For the Love of Games

Playing board games with kids boosts their language and communication skills, teaches them about fair play and sportsmanship, and improves decision making and concentration. Best of all, playing board games is fun and gives families opportunities for easy-to-do shared activities. There’s even more fun to be had when your family works together to design your own board game based on a favorite book, characters, or other things your family loves.

What you’ll need:

  • simple board games that everyone is familiar with
  • brightly colored Post-It notes
  • a large piece of heavy cardboard
  • items that can be used as playing pieces or collectables in the game (mini figures, coins, beads, buttons, etc.)
  • zippered plastic bags for storing game pieces
  • dice, spinner, or egg timer
  • small notebook
  • art supplies—markers, paint, scissors, glue, tape, craft paper, construction paper


Get started by pulling out your family’s favorite board games. Ask kids questions about what the games have in common: Do you roll dice to move around the board? Do you draw cards? Follow instructions on the game board? Collect items as you play? Talk together about which games everyone likes best and why they are fun to play. Then ask kids what kind of board game they want to invent, though you might want to take a practice run first and just customize a favorite board game you already have, swapping out game pieces for characters and changing names and images on cards and gameboards.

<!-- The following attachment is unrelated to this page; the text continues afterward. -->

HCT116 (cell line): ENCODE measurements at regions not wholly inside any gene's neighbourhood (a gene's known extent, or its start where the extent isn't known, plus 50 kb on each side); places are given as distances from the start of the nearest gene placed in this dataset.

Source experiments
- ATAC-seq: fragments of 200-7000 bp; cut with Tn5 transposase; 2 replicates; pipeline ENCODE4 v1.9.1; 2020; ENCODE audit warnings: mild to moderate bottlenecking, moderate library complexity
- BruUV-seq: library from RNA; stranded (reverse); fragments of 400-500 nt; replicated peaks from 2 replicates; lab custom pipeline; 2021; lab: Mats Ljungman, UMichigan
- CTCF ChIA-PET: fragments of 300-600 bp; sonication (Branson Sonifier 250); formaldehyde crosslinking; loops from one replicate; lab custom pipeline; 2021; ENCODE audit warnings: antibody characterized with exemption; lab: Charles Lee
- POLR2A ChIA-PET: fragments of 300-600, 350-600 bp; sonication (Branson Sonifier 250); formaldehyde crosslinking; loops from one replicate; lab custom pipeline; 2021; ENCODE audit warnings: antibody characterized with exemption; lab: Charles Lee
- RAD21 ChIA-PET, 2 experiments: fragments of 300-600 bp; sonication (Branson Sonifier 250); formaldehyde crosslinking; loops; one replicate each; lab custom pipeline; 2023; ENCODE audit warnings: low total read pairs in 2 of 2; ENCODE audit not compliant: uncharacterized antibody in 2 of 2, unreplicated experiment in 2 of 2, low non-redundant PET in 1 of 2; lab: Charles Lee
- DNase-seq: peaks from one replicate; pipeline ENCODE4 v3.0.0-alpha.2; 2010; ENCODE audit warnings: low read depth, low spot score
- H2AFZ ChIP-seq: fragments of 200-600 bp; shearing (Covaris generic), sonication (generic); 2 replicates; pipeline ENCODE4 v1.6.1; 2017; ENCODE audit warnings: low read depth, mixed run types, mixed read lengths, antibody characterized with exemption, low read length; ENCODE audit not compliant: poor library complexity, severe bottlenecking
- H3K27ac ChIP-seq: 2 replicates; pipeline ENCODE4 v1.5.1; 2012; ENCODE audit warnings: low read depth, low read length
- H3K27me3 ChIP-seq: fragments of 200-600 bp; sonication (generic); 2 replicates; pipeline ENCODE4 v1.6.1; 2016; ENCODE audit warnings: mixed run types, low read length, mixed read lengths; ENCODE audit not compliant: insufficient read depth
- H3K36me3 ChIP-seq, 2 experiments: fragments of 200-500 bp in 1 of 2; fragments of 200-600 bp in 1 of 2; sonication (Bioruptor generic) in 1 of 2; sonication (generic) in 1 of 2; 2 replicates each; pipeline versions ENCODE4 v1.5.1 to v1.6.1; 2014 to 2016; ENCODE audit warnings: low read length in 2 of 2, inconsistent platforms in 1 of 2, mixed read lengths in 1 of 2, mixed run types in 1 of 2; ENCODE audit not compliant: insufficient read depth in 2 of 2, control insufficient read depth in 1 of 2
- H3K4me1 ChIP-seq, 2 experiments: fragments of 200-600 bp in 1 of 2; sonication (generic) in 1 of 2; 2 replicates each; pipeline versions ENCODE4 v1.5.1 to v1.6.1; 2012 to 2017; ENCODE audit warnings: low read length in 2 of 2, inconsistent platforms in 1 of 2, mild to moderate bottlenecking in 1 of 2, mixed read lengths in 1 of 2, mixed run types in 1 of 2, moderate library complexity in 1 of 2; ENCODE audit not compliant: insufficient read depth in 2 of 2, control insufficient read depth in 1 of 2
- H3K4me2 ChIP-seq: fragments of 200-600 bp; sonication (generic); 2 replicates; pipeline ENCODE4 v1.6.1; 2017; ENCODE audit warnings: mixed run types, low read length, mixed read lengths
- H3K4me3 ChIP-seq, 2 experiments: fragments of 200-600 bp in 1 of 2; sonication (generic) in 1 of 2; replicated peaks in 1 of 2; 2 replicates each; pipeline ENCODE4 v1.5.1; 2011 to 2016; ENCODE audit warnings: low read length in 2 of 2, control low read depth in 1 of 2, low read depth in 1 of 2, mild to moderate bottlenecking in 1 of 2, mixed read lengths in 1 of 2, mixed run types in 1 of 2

When you’re ready to make your own brand-new game, get the family together to brainstorm and make a list of what themes and types of gameplay are of interest. Suggest that the new game focus on something that everyone loves and is familiar with, like a favorite book or character.

Once you have a theme, get creative! Sketch out ideas first that include the object of the game, game pieces, number of players, the board layout, use of dice or spinners, and most importantly, all the rules for how to play the game. Games that incorporate silliness, chance, and strategy are sure to be a hit.

When you have all the details, gather art supplies and the other items you’ll need to put together the new game. To easily make changes, use Post-It notes to lay out the game board on a piece of heavy cardboard. You can cover the cardboard with craft paper first if kids also want to draw scenery or decorate the gameboard. Use construction paper to make any game cards required and choose game pieces. Play a few test runs to work out any problems or learn what else kids might want to add to make gameplay even more fun. Pop up some popcorn for a family game night and make it a party for the debut of your new game!


If game creators are having trouble getting started, here are some Dr. Seuss inspired ideas:

Oh, The Places You’ll Go! Have kids choose places they want to go as the goal for the game. Roll the dice to find out who will get over the Lurch, a Slump, out of the Waiting Place, past the Boom Bands, and through the Hakken-Kraks first.

Mr. Brown Can Moo! Can You? Have everyone make a lot of different game cards featuring images of something that makes an interesting sound—a cow, a cat drinking, an egg sizzling. As players advance around a board by rolling dice, players draw card and have to make the sound of what’s featured on the card and earn the approval of—and tokens from—other players. Fail to make the correct sound and you get sent back to start!

You could also make a memory matching game matching Dr. Seuss characters to the appropriate books or create a cooperative board game to help Horton help the Whos find a safe new home.